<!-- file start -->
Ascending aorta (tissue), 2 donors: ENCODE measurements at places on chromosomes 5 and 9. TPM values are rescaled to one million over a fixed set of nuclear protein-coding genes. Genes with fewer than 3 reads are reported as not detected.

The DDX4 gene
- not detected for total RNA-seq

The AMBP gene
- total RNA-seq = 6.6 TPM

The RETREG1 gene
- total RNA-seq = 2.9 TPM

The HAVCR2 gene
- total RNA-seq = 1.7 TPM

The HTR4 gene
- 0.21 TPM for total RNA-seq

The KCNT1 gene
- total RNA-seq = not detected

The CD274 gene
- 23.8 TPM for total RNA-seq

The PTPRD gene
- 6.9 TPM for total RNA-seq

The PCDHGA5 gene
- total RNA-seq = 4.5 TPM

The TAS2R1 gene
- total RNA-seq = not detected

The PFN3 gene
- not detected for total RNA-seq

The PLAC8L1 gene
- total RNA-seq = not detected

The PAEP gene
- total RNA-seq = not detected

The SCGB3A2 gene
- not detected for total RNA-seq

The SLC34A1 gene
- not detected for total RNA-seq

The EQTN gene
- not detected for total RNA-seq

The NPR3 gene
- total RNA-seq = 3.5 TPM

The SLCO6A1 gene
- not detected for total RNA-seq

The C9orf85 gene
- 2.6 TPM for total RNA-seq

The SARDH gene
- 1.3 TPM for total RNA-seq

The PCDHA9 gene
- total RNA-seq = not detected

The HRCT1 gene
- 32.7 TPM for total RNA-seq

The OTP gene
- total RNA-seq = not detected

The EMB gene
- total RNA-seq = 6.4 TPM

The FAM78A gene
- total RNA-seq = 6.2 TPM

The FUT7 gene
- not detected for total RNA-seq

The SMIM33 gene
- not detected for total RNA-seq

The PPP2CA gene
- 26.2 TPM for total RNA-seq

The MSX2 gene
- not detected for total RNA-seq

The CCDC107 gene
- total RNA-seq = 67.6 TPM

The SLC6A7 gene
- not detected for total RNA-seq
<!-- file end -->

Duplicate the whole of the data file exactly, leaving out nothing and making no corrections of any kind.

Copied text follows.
Ascending aorta (tissue), 2 donors: ENCODE measurements at places on chromosomes 5 and 9. TPM values are rescaled to one million over a fixed set of nuclear protein-coding genes. Genes with fewer than 3 reads are reported as not detected.

The DDX4 gene
- not detected for total RNA-seq

The AMBP gene
- total RNA-seq = 6.6 TPM

The RETREG1 gene
- total RNA-seq = 2.9 TPM

The HAVCR2 gene
- total RNA-seq = 1.7 TPM

The HTR4 gene
- 0.21 TPM for total RNA-seq

The KCNT1 gene
- total RNA-seq = not detected

The CD274 gene
- 23.8 TPM for total RNA-seq

The PTPRD gene
- 6.9 TPM for total RNA-seq

The PCDHGA5 gene
- total RNA-seq = 4.5 TPM

The TAS2R1 gene
- total RNA-seq = not detected

The PFN3 gene
- not detected for total RNA-seq

The PLAC8L1 gene
- total RNA-seq = not detected

The PAEP gene
- total RNA-seq = not detected

The SCGB3A2 gene
- not detected for total RNA-seq

The SLC34A1 gene
- not detected for total RNA-seq

The EQTN gene
- not detected for total RNA-seq

The NPR3 gene
- total RNA-seq = 3.5 TPM

The SLCO6A1 gene
- not detected for total RNA-seq

The C9orf85 gene
- 2.6 TPM for total RNA-seq

The SARDH gene
- 1.3 TPM for total RNA-seq

The PCDHA9 gene
- total RNA-seq = not detected

The HRCT1 gene
- 32.7 TPM for total RNA-seq

The OTP gene
- total RNA-seq = not detected

The EMB gene
- total RNA-seq = 6.4 TPM

The FAM78A gene
- total RNA-seq = 6.2 TPM

The FUT7 gene
- not detected for total RNA-seq

The SMIM33 gene
- not detected for total RNA-seq

The PPP2CA gene
- 26.2 TPM for total RNA-seq

The MSX2 gene
- not detected for total RNA-seq

The CCDC107 gene
- total RNA-seq = 67.6 TPM

The SLC6A7 gene
- not detected for total RNA-seq